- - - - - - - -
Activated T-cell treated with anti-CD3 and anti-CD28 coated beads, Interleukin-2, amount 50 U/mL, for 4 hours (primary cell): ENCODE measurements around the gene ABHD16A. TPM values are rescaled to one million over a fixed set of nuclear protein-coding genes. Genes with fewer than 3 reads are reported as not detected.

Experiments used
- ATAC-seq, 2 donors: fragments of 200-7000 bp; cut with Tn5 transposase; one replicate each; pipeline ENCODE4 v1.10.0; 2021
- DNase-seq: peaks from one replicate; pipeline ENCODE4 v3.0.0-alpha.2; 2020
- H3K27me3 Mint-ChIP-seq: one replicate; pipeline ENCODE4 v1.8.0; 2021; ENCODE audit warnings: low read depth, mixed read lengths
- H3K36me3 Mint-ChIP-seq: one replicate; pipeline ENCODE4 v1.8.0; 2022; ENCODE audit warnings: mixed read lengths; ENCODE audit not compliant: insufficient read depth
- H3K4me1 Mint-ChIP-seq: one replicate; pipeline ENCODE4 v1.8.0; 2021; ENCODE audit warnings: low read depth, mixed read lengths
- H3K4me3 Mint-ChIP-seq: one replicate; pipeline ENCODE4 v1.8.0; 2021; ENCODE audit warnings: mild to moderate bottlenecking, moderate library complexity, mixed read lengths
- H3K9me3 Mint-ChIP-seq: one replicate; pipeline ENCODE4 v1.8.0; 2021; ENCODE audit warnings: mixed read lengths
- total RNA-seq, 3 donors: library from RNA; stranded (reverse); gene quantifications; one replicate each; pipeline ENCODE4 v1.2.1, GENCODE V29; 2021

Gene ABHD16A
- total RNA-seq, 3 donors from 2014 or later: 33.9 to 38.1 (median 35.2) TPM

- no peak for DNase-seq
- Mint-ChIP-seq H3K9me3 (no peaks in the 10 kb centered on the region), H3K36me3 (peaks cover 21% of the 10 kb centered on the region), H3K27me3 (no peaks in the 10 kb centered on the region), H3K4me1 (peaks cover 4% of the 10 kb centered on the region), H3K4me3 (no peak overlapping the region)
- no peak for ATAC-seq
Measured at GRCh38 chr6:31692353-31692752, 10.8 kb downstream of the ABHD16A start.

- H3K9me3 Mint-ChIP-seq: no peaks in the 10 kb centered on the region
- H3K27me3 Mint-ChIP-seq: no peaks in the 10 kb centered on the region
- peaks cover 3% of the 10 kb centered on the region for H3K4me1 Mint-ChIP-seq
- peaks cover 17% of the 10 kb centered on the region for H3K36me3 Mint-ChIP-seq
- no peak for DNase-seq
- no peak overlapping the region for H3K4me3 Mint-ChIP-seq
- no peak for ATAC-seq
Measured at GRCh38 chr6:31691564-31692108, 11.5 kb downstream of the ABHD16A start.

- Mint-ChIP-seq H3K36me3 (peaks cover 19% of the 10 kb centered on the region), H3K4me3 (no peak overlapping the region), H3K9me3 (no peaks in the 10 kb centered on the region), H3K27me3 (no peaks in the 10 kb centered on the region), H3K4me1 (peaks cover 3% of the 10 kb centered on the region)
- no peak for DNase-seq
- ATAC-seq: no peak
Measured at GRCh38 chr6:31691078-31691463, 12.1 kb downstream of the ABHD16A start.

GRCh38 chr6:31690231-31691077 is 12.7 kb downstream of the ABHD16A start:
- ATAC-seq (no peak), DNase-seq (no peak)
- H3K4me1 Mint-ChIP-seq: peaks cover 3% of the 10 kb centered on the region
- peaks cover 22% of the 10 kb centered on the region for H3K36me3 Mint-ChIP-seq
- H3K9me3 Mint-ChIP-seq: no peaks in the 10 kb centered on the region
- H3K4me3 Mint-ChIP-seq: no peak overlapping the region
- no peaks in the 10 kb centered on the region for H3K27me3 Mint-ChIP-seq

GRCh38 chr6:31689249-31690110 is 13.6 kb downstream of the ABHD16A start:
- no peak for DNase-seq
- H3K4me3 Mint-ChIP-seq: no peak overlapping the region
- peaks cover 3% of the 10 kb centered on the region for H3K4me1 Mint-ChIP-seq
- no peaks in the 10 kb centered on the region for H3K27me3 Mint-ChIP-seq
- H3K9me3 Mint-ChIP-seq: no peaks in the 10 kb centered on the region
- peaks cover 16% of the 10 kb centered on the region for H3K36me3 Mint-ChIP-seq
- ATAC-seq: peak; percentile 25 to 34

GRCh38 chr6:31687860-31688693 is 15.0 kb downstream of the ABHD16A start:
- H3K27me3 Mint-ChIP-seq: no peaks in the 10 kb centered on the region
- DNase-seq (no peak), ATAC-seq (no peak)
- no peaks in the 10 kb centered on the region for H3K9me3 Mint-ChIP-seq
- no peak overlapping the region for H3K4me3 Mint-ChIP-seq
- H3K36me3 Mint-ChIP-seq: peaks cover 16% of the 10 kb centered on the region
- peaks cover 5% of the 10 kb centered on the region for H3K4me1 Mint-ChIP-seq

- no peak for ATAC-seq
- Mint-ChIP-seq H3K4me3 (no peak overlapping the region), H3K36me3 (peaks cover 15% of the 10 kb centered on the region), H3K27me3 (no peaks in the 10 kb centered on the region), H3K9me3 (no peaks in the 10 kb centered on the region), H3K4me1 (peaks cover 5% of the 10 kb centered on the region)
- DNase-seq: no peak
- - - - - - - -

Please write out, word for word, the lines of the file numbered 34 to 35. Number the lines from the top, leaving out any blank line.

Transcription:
- H3K4me3 Mint-ChIP-seq: no peak overlapping the region
- no peaks in the 10 kb centered on the region for H3K27me3 Mint-ChIP-seq